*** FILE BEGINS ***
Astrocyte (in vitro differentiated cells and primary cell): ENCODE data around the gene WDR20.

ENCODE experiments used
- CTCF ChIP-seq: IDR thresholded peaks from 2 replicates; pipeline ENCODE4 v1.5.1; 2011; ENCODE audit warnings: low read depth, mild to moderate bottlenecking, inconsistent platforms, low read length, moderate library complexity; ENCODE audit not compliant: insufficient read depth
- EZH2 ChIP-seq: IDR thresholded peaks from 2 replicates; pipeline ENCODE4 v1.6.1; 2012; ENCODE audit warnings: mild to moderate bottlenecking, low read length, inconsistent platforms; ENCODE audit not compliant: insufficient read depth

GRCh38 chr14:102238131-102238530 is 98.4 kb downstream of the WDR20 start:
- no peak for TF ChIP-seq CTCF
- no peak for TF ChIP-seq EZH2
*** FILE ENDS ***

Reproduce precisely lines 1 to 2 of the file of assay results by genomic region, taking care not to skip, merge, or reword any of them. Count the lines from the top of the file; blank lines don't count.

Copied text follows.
Astrocyte (in vitro differentiated cells and primary cell): ENCODE data around the gene WDR20.

ENCODE experiments used